Public affairs guru and former Republican staffer Tom Horner Tuesday officially proclaimed himself an Independence Party candidate for governor.
He said the Republican party moved away from him and both Democrats and Republicans are too extreme.
"I've stayed right here... It is the Republican party that has moved way out there," Horner said. He said he would run in a primary if he does not get the IP endorsement at this weekend's convention. He called Republican-endorsed gubernatorial candidate Tom Emmer "the most conservative candidate to ever run for governor."
His former boss, U.S. Sen. Dave Durenberger, was on hand to support Horner's bid as was 2002 IP gubernatorial candidate Tim Penny. Durenberger said he still considers himself a Republican but he's backing Horner. Penny is a former Democratic U.S. House member. Horner himself has voted on both sides of the political fence in the last decade -- he voted for Republican Gov. Tim Pawlenty in 2002 (when Penny ran) but voted for Democratic President Barack Obama in 2008.
"The compelling choice in 2010 is this: Will we continue the same political fights of the last eight years -- Democrats and Republicans fighting over who is right rather than doing what is right?" Horner said at the start of a 45-minute news conference.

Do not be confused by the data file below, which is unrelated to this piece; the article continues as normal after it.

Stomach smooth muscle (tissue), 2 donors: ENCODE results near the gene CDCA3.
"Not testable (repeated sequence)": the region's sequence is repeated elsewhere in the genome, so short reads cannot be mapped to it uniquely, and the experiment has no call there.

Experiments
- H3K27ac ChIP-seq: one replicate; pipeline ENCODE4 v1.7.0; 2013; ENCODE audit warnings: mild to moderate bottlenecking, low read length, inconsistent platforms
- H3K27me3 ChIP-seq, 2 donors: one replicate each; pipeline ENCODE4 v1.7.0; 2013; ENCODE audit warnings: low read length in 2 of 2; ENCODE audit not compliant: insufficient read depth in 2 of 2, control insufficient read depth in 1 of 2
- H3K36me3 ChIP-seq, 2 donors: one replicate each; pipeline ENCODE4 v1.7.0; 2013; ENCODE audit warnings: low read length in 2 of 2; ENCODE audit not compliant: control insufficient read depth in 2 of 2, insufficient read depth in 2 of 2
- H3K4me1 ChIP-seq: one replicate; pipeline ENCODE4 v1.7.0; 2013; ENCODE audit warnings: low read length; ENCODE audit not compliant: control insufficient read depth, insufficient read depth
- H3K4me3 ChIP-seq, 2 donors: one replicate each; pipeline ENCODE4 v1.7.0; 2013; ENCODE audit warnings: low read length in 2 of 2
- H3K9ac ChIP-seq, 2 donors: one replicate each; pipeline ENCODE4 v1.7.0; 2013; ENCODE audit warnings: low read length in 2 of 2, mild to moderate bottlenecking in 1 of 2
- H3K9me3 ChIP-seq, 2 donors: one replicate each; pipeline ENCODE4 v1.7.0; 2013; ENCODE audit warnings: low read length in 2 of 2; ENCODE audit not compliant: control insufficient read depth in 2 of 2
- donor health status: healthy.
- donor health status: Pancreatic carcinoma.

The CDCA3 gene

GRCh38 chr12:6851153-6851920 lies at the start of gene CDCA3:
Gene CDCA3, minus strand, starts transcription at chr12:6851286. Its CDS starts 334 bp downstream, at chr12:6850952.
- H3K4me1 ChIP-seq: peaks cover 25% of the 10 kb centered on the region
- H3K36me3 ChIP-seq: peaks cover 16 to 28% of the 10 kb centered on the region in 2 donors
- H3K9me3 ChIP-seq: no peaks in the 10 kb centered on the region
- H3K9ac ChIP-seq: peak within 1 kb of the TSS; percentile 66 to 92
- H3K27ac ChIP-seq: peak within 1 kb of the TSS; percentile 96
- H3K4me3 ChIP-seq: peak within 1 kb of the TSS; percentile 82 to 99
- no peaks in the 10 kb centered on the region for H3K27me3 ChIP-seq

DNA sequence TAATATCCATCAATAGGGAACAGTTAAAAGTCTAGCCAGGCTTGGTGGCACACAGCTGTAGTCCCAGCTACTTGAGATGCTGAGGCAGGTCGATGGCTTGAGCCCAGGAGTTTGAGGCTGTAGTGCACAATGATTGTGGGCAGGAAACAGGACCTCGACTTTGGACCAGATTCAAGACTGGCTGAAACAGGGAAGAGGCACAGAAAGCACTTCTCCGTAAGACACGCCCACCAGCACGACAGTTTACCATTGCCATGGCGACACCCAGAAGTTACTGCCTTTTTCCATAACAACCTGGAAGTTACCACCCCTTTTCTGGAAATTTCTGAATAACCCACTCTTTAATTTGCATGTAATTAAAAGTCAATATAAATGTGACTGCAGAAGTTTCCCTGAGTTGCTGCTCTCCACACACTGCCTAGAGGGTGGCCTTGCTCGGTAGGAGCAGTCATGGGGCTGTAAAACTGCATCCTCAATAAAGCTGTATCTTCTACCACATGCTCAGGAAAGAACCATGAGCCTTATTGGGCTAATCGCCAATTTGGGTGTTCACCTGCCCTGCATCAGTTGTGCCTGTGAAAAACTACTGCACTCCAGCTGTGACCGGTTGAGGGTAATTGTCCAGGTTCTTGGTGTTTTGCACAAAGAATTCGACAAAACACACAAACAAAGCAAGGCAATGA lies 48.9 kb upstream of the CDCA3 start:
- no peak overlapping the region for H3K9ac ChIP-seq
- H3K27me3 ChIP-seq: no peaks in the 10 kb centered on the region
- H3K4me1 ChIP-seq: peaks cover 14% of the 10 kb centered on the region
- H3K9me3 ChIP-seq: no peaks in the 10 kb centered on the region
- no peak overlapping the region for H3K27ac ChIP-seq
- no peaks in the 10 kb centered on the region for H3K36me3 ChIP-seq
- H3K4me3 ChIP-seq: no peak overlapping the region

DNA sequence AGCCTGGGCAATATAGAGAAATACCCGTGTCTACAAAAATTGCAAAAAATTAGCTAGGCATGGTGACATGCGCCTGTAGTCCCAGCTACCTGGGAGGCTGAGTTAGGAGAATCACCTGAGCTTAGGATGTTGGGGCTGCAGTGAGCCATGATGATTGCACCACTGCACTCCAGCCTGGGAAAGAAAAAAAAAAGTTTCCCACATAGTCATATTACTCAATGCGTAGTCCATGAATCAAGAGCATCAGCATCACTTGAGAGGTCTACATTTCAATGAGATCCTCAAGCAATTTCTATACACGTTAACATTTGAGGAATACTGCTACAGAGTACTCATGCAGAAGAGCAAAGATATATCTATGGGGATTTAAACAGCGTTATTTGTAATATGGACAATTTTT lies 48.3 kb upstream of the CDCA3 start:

Horner aimed to stake out the middle ground on most issues during his maiden campaign news conference. He called himself a "fiscal conservative" who is willing to look at both lowering and raises taxes; he refused to chose a "pro-life" or "pro-choice" moniker but said most state laws do little to reduce abortion and that he would not have signed the anti-abortion 2003 landmark law known to supporters as Women's Right to Know and he applauded the entrepreneurial spirit of immigrants but said boarder security must be strengthened while calling the new Arizona law on immigration "appalling."
Horner has been officially running since early this year. He said fundraising is going well -- but didn't reveal any fundraising numbers -- and that he expects to be able to afford campaign ads to boost his bid. He acknowledged that the Independence Party, which brought Gov. Jesse Ventura to power in 1998 in a different form, lacks the infrastructure of other parties but said his experience can make up for that.
"As much as I know policy, I also know politics," he said.